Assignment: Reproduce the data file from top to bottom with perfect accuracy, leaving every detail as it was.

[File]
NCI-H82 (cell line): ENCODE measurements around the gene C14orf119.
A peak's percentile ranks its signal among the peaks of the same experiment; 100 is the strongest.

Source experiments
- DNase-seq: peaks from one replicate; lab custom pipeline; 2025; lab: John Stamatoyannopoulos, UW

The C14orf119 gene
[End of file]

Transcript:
NCI-H82 (cell line): ENCODE measurements around the gene C14orf119.
A peak's percentile ranks its signal among the peaks of the same experiment; 100 is the strongest.

Source experiments
- DNase-seq: peaks from one replicate; lab custom pipeline; 2025; lab: John Stamatoyannopoulos, UW

The C14orf119 gene